Scam Games
Image: Sony. Hang on... VG Games?

It's difficult now to remember a time when the Switch eShop wasn't rammed with low-cost, low-quality games making it laborious to find the great new releases amongst all the dross. What began as an immaculately clean, functional store back in 2017 quickly ballooned and before long Nintendo was inundated with software submissions vying for visibility on a crowded digital marketplace. Inevitably, these included titles from less-than-scrupulous developers and publishers looking to make a quick buck.

In recent months, the number of quick-and-dirty 'clone' games seems to have exploded, though. The Last Hope - Dead Zone Survival is a notable example which is no longer on the eShop after it caught the attention of Sony's copyright lawyers. That was an open-close case, perhaps, but the underhand tactics being employed by select publishers make a handful of PC-based bullshots look like quaint, small-fry false advertising.

For seasoned, savvy gamers, this calibre of game is an eShop irritation more than a genuine threat to your wallet, but not everyone will catch the warning signs, and the problem is growing. Luke Wild from YouTube channel SwitchStars has been investigating these 'scam' games for some time now, sifting through them so you don't have to.

"My first encounter with a scam game was with Midnight Works’ Cop Car Police Simulator Chase - Car games simulator & driving in January 2022," Wild tells us via email. "I noted right away that the screenshots appeared too good to be true and after playing the game, I found the description to be highly embellished and had for the most part just been copied and pasted from a Steam game called Police Simulator: Patrol Duty. After a spot of investigative work, I found that the screenshots were mock-ups and one of them was taken directly from a unity asset."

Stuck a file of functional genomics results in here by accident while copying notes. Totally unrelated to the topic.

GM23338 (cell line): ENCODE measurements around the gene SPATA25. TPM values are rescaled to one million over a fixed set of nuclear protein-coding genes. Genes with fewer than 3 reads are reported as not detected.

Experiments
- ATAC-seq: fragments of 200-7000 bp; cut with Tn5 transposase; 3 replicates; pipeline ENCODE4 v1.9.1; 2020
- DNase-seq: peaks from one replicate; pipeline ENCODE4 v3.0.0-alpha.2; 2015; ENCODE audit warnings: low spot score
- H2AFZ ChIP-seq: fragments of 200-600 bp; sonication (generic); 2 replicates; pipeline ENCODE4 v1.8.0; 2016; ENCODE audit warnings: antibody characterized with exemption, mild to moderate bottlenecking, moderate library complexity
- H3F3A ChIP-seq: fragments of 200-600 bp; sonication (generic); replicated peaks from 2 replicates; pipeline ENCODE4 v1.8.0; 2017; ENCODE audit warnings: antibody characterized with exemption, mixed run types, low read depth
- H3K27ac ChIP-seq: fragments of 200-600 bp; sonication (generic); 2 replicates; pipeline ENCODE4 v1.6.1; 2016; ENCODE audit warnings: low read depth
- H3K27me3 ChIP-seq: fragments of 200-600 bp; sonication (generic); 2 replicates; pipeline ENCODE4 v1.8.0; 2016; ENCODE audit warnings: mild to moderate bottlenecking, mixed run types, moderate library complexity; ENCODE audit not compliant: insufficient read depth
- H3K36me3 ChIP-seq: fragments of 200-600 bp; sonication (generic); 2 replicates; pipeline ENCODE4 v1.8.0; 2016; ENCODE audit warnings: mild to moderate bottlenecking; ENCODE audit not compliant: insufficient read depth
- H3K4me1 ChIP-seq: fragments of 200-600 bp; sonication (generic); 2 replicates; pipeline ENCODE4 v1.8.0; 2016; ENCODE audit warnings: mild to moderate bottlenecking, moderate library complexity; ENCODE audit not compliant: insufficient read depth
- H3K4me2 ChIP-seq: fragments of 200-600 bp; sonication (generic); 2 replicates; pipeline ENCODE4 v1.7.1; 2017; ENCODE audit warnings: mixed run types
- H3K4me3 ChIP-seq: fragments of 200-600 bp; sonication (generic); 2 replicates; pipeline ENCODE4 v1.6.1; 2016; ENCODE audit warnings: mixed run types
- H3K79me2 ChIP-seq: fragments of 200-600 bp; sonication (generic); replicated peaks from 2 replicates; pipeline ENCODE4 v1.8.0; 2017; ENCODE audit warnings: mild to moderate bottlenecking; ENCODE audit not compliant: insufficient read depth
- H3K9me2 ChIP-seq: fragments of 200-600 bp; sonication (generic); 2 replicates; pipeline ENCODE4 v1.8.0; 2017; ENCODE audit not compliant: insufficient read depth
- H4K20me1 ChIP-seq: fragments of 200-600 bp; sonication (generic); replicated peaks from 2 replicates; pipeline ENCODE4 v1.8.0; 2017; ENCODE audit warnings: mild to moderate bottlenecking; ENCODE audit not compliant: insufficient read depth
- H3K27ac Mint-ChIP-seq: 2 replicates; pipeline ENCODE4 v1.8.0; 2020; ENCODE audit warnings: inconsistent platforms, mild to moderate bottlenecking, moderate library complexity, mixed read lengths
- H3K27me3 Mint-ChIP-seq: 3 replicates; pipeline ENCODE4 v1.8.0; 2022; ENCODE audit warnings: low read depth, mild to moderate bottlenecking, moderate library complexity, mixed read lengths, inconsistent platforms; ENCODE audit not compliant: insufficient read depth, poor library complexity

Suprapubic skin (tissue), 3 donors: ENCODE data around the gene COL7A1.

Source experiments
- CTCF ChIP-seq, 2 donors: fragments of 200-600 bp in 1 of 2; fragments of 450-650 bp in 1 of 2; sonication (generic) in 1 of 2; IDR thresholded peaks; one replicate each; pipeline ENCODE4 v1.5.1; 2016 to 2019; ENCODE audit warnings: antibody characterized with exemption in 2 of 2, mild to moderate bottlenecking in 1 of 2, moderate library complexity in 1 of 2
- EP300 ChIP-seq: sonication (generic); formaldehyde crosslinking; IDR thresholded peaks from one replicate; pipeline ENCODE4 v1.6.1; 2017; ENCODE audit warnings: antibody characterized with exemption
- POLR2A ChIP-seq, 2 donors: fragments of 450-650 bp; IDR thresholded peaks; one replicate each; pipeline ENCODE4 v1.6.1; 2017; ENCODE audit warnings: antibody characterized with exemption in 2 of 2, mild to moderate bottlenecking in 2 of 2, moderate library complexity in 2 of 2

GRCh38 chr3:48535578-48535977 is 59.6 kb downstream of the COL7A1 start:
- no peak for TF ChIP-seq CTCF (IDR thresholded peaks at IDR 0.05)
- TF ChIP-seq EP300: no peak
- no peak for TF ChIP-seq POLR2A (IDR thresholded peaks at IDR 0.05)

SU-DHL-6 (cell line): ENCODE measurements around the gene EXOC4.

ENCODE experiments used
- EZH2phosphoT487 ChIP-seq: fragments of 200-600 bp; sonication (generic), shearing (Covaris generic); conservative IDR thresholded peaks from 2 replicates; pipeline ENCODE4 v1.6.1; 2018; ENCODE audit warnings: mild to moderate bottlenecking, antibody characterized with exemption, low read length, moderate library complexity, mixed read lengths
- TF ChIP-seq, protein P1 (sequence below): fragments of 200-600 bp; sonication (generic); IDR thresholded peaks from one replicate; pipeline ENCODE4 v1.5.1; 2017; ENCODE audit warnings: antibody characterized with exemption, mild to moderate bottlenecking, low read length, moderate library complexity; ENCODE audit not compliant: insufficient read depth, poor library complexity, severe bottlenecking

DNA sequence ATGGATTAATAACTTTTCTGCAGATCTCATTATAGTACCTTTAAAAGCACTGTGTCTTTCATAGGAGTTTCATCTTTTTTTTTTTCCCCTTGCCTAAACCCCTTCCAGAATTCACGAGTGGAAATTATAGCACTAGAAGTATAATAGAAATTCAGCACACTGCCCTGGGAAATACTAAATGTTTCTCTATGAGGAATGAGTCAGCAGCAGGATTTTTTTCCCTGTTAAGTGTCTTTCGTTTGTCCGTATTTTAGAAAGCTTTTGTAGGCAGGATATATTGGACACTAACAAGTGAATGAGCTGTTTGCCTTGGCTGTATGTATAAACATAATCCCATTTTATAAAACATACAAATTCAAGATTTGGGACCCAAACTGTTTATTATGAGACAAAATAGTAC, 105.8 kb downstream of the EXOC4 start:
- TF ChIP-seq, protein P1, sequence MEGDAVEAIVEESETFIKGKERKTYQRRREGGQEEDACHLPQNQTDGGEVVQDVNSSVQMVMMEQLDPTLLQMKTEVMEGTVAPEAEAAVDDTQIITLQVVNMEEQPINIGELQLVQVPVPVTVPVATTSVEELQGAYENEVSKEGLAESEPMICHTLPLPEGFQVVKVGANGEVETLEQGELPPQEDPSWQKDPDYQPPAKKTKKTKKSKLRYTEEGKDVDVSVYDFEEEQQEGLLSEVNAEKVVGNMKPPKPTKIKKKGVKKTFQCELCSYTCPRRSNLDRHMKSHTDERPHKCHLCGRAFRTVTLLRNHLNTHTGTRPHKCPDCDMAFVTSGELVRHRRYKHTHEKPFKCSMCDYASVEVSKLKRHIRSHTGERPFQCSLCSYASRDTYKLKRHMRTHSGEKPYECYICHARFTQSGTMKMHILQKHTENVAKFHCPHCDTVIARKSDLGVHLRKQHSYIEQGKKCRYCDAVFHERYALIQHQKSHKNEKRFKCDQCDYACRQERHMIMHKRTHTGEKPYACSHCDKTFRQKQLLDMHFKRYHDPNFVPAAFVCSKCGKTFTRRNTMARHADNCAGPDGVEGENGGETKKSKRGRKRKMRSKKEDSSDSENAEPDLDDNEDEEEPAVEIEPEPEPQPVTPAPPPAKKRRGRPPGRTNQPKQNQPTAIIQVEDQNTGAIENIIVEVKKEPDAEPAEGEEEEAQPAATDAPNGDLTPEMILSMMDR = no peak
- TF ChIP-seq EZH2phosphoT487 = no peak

Cop Car Police Simulator Chase - Car games simulator & driving
An eShop screenshot from Cop Car Police Simulator Chase - Car games simulator & driving — Image: Midnight Works

Thanks to his videos, Wild recently found himself on the receiving end of a copyright claim from that game's prolific publisher. Midnight Works is a Moldovan company and purveyor of such snappily titled releases as Street Drag Racing Car Driving Simulator 2022 Games, Zombies Killer Machine - Car Games,Driving,Dead Mechanic Simulator, and Crypto Mining Simulator - Ultimate Trading Strategy Tycoon Craft & Idle Game 3D.

What constitutes a 'scam' game?

Terms such as 'clone', 'shovelware', and 'asset flip' can carry different meanings for different people, so it's worth getting on the same page about what exactly a 'scam' game is. 'Zelda-clone', for example, can be used affectionately (as we do). Likewise, the term 'shovelware' is often thrown around carelessly. We may disagree, but one person's Elves Christmas Hentai Puzzle is another person's Puzzle & Dragons.

"Scam games are a whole other kettle of fish," says Wild. "As with asset flips, these games are usually created using store-bought assets but some amount of effort has been put into modifying them beyond their original design (though usually minimal). Their eShop listings, more often than not, feature fake screenshots - either pre-rendered mock-ups taken from another platform or, in many instances, stolen from other games, as was the case with Instamarketingandgame's Motorcycle Driving Simulator which featured screenshots stolen from GTA 5 and Cyberpunk 2077."

The game descriptions can also be misleading. "They embellish the content and mechanics and often include a plethora of features that are not actually present in the game. [With scam games] we are receiving a product which does not match its screenshots or description, like buying a burger only to receive some chicken nuggets."